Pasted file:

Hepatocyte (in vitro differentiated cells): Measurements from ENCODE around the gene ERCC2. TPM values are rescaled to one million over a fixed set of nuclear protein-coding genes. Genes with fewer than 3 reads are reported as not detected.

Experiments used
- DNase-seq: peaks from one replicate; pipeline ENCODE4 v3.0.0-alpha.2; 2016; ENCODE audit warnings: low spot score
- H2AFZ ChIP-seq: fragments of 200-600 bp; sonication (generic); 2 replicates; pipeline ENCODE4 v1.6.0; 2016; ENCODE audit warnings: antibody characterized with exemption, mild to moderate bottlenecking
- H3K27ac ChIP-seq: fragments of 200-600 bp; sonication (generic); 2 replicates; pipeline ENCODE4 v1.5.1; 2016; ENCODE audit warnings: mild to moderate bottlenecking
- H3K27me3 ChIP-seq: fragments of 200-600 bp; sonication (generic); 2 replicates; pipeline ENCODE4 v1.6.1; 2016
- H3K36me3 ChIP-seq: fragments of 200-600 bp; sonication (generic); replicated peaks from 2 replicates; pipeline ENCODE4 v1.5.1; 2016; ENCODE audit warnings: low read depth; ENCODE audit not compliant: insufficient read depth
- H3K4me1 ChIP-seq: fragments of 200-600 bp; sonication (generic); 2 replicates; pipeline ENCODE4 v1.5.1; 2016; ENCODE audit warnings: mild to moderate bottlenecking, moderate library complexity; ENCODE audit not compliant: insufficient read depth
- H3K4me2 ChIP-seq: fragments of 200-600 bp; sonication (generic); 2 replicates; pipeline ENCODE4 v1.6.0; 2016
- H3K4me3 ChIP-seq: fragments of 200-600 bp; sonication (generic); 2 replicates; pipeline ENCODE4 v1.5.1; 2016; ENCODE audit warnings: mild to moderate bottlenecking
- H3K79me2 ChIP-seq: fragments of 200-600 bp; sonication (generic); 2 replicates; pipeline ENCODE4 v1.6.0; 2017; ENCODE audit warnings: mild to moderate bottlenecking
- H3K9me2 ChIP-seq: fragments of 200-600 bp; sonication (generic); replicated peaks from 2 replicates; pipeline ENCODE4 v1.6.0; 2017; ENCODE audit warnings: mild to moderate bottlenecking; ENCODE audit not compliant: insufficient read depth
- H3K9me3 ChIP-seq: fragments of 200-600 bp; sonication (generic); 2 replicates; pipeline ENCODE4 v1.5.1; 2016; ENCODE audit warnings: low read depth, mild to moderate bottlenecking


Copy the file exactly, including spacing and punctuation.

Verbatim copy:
Hepatocyte (in vitro differentiated cells): Measurements from ENCODE around the gene ERCC2. TPM values are rescaled to one million over a fixed set of nuclear protein-coding genes. Genes with fewer than 3 reads are reported as not detected.

Experiments used
- DNase-seq: peaks from one replicate; pipeline ENCODE4 v3.0.0-alpha.2; 2016; ENCODE audit warnings: low spot score
- H2AFZ ChIP-seq: fragments of 200-600 bp; sonication (generic); 2 replicates; pipeline ENCODE4 v1.6.0; 2016; ENCODE audit warnings: antibody characterized with exemption, mild to moderate bottlenecking
- H3K27ac ChIP-seq: fragments of 200-600 bp; sonication (generic); 2 replicates; pipeline ENCODE4 v1.5.1; 2016; ENCODE audit warnings: mild to moderate bottlenecking
- H3K27me3 ChIP-seq: fragments of 200-600 bp; sonication (generic); 2 replicates; pipeline ENCODE4 v1.6.1; 2016
- H3K36me3 ChIP-seq: fragments of 200-600 bp; sonication (generic); replicated peaks from 2 replicates; pipeline ENCODE4 v1.5.1; 2016; ENCODE audit warnings: low read depth; ENCODE audit not compliant: insufficient read depth
- H3K4me1 ChIP-seq: fragments of 200-600 bp; sonication (generic); 2 replicates; pipeline ENCODE4 v1.5.1; 2016; ENCODE audit warnings: mild to moderate bottlenecking, moderate library complexity; ENCODE audit not compliant: insufficient read depth
- H3K4me2 ChIP-seq: fragments of 200-600 bp; sonication (generic); 2 replicates; pipeline ENCODE4 v1.6.0; 2016
- H3K4me3 ChIP-seq: fragments of 200-600 bp; sonication (generic); 2 replicates; pipeline ENCODE4 v1.5.1; 2016; ENCODE audit warnings: mild to moderate bottlenecking
- H3K79me2 ChIP-seq: fragments of 200-600 bp; sonication (generic); 2 replicates; pipeline ENCODE4 v1.6.0; 2017; ENCODE audit warnings: mild to moderate bottlenecking
- H3K9me2 ChIP-seq: fragments of 200-600 bp; sonication (generic); replicated peaks from 2 replicates; pipeline ENCODE4 v1.6.0; 2017; ENCODE audit warnings: mild to moderate bottlenecking; ENCODE audit not compliant: insufficient read depth
- H3K9me3 ChIP-seq: fragments of 200-600 bp; sonication (generic); 2 replicates; pipeline ENCODE4 v1.5.1; 2016; ENCODE audit warnings: low read depth, mild to moderate bottlenecking